Dismissed by whom? Schoen seems to be talking only to party elites. He is warning them not to be swayed by the Sanders wing. But it is the rank-and-file voters who are rejecting these candidates precisely because of their Wall Street ties. Maybe these "strong" candidates are likely losers in a general election.

3. Americans like capitalism and dislike socialism.

Wall Streeters choose to believe they are the heart and soul of capitalism, and that Americans much prefer their kind of capitalism to socialism (as embodied in Sanders' soak the rich policies). As Schoen puts it, "Even in May 2016, when Senator Sanders made redistribution a central part of his platform, Gallup found that only about 35 percent of Americans had a positive image of socialism, compared with 60 percent with a positive view of capitalism."

The Clinton pollster, however, forgot to mention a recent poll by Harvard University that shows "young adults between ages 18 and 29 ...51 percent of respondents do not support capitalism. Just 42 percent said they support it." Maybe having grown up into the aftermath of the Wall Street created financial crash has something to do with it.

But Wall Street has an even bigger problem: It defies the very idea of capitalism. In a free market system, businesses compete for our dollars. Those with superior goods and services survive and thrive. Those with inferior goods and services perish. But when Wall Street failed spectacularly, they were rescued with taxpayer bailouts which defy all the norms of free-market ideology. One of the main reasons for the vast antipathy towards Wall Street is because they profited wildly when taking down the economy, and then profited again when the government bailed them out. Why would any party want to tie themselves to such blatant crony capitalism?

4. Democrats should praise Wall Street for all the good they do.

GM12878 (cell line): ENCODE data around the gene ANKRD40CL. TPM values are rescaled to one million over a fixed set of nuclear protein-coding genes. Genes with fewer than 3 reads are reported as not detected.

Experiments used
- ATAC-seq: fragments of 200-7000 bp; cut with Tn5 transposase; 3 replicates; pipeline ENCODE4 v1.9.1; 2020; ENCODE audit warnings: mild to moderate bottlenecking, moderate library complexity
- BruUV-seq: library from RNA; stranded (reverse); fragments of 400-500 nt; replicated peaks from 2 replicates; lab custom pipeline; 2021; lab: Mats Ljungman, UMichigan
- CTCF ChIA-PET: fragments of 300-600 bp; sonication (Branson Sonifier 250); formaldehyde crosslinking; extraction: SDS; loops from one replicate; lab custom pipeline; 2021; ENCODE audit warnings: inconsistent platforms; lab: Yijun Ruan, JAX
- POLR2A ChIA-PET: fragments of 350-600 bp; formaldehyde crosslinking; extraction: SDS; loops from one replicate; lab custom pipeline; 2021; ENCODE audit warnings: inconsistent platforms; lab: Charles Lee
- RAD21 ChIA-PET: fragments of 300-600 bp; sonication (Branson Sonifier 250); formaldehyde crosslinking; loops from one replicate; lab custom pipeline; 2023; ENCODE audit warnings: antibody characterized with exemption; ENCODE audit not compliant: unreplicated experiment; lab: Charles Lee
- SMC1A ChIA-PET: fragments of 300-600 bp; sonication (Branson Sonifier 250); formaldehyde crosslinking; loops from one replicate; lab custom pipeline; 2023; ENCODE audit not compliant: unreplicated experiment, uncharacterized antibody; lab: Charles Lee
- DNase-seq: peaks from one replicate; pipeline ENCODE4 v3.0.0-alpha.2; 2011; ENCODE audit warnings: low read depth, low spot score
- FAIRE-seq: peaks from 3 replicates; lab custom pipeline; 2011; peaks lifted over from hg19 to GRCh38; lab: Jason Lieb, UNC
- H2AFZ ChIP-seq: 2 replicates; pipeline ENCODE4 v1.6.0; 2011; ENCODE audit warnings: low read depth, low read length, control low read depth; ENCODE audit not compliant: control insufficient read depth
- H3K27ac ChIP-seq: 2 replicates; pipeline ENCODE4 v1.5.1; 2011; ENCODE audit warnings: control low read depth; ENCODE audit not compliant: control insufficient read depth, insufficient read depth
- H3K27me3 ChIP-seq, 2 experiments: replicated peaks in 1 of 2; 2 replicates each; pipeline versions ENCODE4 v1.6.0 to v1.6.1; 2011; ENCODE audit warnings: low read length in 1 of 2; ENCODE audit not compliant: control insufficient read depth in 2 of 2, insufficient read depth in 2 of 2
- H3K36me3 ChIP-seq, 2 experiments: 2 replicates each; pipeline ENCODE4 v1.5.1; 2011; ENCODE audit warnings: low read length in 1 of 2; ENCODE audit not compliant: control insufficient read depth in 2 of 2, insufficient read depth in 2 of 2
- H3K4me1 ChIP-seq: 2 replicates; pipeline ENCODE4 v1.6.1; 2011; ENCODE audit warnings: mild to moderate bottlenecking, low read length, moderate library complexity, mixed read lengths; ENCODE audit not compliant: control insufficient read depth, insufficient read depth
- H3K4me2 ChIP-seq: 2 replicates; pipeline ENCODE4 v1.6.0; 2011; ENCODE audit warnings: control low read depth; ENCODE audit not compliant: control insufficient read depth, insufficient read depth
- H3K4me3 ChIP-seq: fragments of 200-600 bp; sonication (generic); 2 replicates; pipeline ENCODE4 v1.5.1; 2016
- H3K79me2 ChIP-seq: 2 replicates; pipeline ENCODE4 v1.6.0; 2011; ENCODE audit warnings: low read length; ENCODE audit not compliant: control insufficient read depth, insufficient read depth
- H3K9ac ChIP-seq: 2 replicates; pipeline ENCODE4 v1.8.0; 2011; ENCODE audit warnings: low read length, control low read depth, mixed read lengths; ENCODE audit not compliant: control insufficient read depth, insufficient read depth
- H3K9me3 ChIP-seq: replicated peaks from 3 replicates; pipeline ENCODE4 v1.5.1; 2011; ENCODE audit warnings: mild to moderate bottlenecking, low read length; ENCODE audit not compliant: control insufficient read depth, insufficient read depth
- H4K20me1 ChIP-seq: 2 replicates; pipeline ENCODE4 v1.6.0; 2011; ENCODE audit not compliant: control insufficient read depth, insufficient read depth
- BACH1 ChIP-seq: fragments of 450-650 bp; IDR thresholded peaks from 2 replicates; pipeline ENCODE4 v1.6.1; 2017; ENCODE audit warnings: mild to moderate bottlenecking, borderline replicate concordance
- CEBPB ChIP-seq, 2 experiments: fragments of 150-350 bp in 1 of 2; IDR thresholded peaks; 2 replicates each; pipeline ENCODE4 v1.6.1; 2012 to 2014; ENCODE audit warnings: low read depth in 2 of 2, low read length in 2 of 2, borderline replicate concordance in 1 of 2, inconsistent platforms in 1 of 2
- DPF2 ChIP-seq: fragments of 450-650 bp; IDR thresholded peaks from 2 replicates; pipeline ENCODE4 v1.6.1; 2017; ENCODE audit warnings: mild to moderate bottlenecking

Schoen argues that it is hypocritical for the Democrats to fawn over Silicon Valley, and "then turn their backs on the very people who help finance its work. The financial industry brings to market the world’s most innovate products and platforms that expand the economy and create jobs."

Honestly, I think even Goldman Sachs would be embarrassed by this spin. That claptrap is used to justify every bit of Wall Street's predatory behavior. Shoddy mortgages? No, we are all venture capitalists who create Facebook, Google and Apple. Heavens, we don't open up phony accounts, or gamble on fake derivatives or finance payday lenders. No, we are the wholesome, red-blooded risk-takers who find and finance all those Silicon Valley geniuses. Good luck running on that.

5. The Clinton Democrats were right to deregulate Wall Street.

The corporate Democrats look back fondly to the Bill Clinton years. By embracing Wall Street, they claim to have created an economic miracle in which all boats rise. They "ended welfare as we know it," created jobs and decreased poverty.

The key was deregulating Wall Street — ending Glass Steagall and preventing the regulation of derivatives. This miracle can happen again, according to Schoen, if we further deregulate Wall Street because this "allows banks to employ capital and finance investment in our country’s future, making electric cars, renewable energy and internet connectivity across the globe a reality."